Not too long ago I was having drinks with a whiskey industry person, and he asked: “Why do all you writers love Four Roses so much?” It was a question I’ve pondered many times since and realized that nobody has really written a truly critical story on Four Roses since the brand reentered the U.S. market in the early 2000s.
Four Roses offers many interesting storylines for the future, including who succeeds long-time master distiller Jim Rutledge, but for now, it’s the bourbon geek’s golden child and it can seemingly do no wrong. Well, when they discontinued the Limited Edition Single Barrel for the time being, that wasn’t the most popular thing to do. But in comparison to Buffalo Trace, Four Roses was largely given a pass for making such a strategic business decision.
I’ve concluded there are three primary reasons why Four Roses is the geek’s darling: Great bourbon, transparency and the old ways.
Four Roses won best bourbon in San Francisco in 2014 and is a two-time bourbon of the year for Whisky Advocate, while I consider the 125th Anniversary Limited Edition Small Batch the best bourbon of the New Millennium.
Four Roses tells you everything about their bourbon. They don’t hide one iota about what’s inside the bottle, and they don’t dodge hard reporter questions. When I ask anybody at Four Roses a question, I’m given the straight skinny. I’ve also learned more about how to make bourbon from Rutledge than anybody else. The guy really should be a professor.
Four Roses makes bourbon the way it used to be made, following its former parent company’s methods of using 10 unique recipes in one batch to achieve consistency. In a recent Whisky Magazine story, I explained how Four Roses ended up with five yeast strains. You can read that story here, but essentially, Seagram’s R&D created a new yeast strain every time one of its Kentucky facilities closed.
So, going back to this fella’s remarks about Four Roses, Whisky Magazine named it “American Whiskey distiller of the Year” in 2011, 2012, 2013 and 2015. This person said: “How do they keep winning when they haven’t done anything different?” I think that’s a fair question, but the answer is why they keep winning. If it’s not broke, don’t fix it. You can add stills, warehouses, etc., but when the whiskey is perfect, or close to perfect, why change it?
The fact Four Roses has shown restraint to create new line extensions and focused on their core products, while improving the grains, improving the barrel wood, and always giving close attention to the yeast is exactly why they keep winning awards. Will it last? I don’t know, but I’ve learned to enjoy the moment and nobody can dispute Four Roses’ greatness in the here and now.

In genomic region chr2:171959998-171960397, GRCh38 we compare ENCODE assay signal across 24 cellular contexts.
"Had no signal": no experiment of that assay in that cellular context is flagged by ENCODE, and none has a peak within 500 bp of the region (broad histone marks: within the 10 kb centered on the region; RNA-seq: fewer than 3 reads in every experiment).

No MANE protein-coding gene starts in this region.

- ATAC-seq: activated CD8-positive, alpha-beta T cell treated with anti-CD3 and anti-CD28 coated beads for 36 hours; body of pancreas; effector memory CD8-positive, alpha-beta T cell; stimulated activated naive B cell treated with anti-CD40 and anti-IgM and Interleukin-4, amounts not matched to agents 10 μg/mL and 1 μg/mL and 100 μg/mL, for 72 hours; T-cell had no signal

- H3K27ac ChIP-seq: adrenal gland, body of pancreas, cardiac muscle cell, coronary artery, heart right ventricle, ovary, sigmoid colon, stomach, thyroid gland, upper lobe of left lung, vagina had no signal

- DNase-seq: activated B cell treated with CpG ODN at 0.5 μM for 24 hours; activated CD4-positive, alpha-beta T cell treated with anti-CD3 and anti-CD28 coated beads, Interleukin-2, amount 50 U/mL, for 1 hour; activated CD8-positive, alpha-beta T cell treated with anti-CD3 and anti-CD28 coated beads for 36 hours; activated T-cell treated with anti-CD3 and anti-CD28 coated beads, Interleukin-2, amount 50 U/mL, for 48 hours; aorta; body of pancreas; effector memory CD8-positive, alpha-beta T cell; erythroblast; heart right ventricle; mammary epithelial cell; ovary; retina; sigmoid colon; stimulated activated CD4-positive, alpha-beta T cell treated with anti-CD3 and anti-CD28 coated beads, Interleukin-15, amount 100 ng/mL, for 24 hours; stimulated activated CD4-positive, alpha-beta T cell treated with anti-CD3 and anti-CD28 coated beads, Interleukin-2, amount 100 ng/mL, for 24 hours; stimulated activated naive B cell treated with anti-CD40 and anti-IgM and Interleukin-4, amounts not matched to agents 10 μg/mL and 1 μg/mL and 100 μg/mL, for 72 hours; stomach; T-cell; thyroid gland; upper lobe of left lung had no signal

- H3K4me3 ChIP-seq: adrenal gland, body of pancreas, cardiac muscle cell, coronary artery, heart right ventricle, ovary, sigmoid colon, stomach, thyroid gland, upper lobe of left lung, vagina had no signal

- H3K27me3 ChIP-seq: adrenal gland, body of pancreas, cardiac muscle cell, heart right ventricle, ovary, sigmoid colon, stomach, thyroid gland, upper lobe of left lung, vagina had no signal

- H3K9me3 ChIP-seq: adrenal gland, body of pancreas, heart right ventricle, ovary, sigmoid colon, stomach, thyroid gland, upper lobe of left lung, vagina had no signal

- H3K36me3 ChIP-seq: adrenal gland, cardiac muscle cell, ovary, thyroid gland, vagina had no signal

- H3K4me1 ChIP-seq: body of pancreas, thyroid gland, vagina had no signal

Whisky Icon Barrel Picks
To celebrate Four Roses’ latest achievement and the retailer Whisky Icon winners, Four Roses created private barrel selections for each retail winner. I was honored to be asked to taste 20 barrels and offer my vote. This is the best vertical of Four Roses’ recipes in single barrel form I’ve ever tasted. These were my top picks and how you can find them. All of these are beyond exceptional and represent Four Roses’ very best. I did not score these nor am I publishing my tasting notes. As a policy, I try not to score or publish tasting notes from tastings at the actual distillery. You just don’t know how much ambience will influence a score! Please note I did rank some barrels ahead of these eventual winners, but the only one that I absolutely loved and had in my top three was an OESK that became a Liquor Barn barrel pick.
OESQ – Liquor Barn, 10 years, 11 months
OBSQ – Hi-Times, 10 years, 11 months
OBSF – Schneider’s, 11 years, 8 months
OBSV – Julio’s, 12 yrs, two months
OESF – Liquor Barn, 10 years, 11 months
OESK – Bayway, 9 years, 4 months
OBSK – Schneider’s, 12 years, 10 months
OESO – Binny’s, 12 years, 4 months
OBSO – Binny’s, 10 years, 4 months
OESV – Wally’s, 10 years, 10 months
I hope you will find these special barrel picks and have your friends over for a Four Roses recipe vertical. I am in the process of finding all these bottles and will write a follow-up post. Let’s compare notes!Stay In Touch!